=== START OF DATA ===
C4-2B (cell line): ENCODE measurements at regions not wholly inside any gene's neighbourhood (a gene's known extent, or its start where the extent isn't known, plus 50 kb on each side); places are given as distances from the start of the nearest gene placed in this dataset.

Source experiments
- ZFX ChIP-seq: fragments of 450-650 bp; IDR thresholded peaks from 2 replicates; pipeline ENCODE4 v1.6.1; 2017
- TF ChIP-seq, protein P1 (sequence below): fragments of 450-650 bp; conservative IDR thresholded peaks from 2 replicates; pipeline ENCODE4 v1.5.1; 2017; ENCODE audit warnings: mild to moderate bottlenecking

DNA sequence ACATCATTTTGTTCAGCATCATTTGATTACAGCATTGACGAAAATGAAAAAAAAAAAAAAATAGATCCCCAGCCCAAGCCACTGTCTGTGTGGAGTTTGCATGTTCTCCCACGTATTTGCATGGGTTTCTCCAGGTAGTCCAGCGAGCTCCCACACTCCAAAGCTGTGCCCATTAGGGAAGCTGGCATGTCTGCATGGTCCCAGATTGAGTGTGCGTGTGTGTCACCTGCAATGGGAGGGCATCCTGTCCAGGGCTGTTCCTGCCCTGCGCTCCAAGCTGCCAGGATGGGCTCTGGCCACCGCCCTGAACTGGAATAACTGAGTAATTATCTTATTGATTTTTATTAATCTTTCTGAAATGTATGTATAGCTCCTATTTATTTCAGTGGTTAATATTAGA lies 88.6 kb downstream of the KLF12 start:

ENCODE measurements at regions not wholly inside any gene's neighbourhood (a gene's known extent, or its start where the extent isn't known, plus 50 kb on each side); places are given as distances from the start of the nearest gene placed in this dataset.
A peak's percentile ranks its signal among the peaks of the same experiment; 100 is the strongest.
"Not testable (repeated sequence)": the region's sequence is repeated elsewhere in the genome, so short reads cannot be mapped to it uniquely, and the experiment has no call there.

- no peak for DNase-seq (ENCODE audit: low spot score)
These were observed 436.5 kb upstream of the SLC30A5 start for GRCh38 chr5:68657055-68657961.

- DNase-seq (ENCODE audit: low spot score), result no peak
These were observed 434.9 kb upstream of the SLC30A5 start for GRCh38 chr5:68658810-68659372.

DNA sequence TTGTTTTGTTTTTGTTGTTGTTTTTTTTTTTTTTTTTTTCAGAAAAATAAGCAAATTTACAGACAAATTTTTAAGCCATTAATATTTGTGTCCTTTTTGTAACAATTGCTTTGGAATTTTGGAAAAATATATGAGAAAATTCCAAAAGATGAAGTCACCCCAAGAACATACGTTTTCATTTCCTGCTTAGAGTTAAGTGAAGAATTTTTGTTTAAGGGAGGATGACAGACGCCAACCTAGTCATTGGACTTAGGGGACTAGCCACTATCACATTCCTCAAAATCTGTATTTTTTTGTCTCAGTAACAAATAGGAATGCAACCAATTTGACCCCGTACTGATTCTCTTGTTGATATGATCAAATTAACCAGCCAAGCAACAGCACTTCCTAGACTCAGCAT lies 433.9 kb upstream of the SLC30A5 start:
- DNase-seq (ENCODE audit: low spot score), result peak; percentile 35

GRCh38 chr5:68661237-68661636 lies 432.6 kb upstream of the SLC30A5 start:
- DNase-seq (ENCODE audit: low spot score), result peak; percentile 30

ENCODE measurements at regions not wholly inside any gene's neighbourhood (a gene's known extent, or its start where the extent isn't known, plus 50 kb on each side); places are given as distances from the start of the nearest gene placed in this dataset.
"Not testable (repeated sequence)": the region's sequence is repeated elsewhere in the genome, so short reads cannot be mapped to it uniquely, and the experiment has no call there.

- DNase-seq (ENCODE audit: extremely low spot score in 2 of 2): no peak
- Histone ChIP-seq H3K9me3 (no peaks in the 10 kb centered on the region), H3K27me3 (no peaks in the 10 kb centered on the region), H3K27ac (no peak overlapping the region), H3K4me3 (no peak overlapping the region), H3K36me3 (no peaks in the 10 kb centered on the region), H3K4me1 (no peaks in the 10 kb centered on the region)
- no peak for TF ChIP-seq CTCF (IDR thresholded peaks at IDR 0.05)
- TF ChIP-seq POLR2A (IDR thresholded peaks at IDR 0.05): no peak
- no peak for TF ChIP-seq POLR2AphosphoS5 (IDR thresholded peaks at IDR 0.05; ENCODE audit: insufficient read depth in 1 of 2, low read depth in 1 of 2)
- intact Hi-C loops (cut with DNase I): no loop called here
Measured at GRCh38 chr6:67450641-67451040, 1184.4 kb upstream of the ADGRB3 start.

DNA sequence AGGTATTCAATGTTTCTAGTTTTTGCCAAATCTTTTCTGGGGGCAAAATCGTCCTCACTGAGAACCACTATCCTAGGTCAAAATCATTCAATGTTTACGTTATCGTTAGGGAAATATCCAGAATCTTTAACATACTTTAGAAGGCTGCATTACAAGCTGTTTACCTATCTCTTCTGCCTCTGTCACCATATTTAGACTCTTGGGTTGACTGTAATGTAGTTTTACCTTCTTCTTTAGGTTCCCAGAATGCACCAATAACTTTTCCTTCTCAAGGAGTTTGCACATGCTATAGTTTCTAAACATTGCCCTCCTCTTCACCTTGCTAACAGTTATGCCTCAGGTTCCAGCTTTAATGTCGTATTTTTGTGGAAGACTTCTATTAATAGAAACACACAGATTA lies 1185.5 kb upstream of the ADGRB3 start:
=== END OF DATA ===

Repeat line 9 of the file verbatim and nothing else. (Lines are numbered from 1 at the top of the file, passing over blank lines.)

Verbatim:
- no peak for DNase-seq (ENCODE audit: low spot score)